In the 1990s, states went on a prison-building binge. Today, millions who spent time in those prisons are back in society — and many are struggling to find work.
Jay Neal is in charge of Georgia's new office of re-entry. Its purpose is clear: "Helping Georgia's returning citizens find training, assisting Georgia's returning citizens find jobs," he reads off the website.
Returning citizens is America's new term for ex-prisoners, ex-cons and former inmates.
Six-hundred thousand of these citizens return to society each year, including 20,000 in Georgia, which has the country's fifth-largest prison system.
"We think it's important that we change the conversation," Neal says. "We're committed to using that dialogue throughout."
Last year, Georgia spent $17 million and got $6 million in federal grants to help reduce the rate of recidivism. The state has three years to show results. Already, there's skills training in prison, more caseworkers in six counties and more help once a prisoner is released.
Last week, the White House announced another $59 million in grants to support job training for ex-offenders.
It's a complex undertaking, Neal says, and government can't do it all.
"We've gotta be able to provide meaningful employment for them," he says. "That doesn't happen without businesses that are willing to give them jobs."
About 20 men with prison records and a willingness to work are gearing up for a character class at Georgia Works. It's a nonprofit in downtown Atlanta where they live for at least six months to become employable.
Harold Ball has been here since December after spending two years locked up for possession of cocaine. Now he has a part-time job at a recycling plant and is happy about it.
"It works," he says. "I need the structure, I need the job. Where I'm at now ... I said, 'Look, I want a permanent job.' " His boss told him that if he worked for two months, he could get the job.
Chris Watkins, a hiring manager for a landscaping company, has made it a mission to treat ex-prisoners the same as anyone else during job interviews — except that he asks about their record.
"I really don't judge on the crime," he says. "I want to see a level of accountability, personal accountability, because I know that if they're accountable for their actions in the past, that I can count on that when they come to the workforce — honesty, people with the ability to look me in the eye."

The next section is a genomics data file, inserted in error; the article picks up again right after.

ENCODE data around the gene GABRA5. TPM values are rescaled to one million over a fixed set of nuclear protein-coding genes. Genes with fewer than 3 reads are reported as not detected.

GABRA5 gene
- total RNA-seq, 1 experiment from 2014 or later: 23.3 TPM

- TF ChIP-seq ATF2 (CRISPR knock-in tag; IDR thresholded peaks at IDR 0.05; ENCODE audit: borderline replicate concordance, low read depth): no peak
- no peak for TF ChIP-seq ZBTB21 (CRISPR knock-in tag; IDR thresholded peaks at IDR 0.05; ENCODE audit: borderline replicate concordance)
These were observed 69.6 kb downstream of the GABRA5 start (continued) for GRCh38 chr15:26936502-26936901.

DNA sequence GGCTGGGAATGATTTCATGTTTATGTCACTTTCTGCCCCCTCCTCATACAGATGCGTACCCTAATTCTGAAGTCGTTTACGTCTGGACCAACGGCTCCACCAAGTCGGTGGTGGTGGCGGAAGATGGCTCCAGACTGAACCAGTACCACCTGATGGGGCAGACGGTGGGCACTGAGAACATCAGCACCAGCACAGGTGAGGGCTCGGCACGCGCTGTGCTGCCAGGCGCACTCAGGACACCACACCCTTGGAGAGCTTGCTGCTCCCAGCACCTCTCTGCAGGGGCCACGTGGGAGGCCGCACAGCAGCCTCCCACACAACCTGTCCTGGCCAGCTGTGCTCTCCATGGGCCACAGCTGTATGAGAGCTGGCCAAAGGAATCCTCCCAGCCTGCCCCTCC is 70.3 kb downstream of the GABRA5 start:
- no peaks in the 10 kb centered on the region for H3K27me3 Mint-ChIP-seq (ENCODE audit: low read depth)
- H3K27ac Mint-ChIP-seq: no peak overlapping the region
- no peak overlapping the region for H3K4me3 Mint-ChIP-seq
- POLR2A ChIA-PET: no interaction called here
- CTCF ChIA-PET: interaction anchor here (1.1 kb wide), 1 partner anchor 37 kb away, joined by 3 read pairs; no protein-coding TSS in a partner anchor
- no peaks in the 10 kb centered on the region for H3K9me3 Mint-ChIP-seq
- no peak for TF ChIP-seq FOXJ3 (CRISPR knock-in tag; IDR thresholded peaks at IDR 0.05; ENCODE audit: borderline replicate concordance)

Watkins says those he hires are very loyal. But he is not willing to name his company because of a stigma that persists against ex-felons, he says.
There are many companies like his that quietly hire ex-prisoners, according to the U.S. Department of Labor. And there are employers like Johns Hopkins University and Butterball Farms that are very public about hiring people with a criminal record.
U.S. Labor Secretary Thomas Perez says businesses are moving in the right direction, but there are barriers.
"I've spoken with employers who've said, 'Well, I'm willing to take a risk, but this person had a conviction for theft. What happens if something doesn't work out?' Well, guess what? We have a tool in our toolbox for that. It's called a surety bond," Perez says.
He is referring to the free insurance on an ex-inmate they hire. Companies can also get a $2,400 federal tax credit.
In Georgia, Jay Neal thinks it won't be hard to persuade more businesses to take some risk, because here, one in 13 adults is under some kind of state supervision.
"Just about everybody knows somebody who's been in the prison system and knows enough about them to know that they're not a real threat — that they need help more than they need to be locked away," he says.
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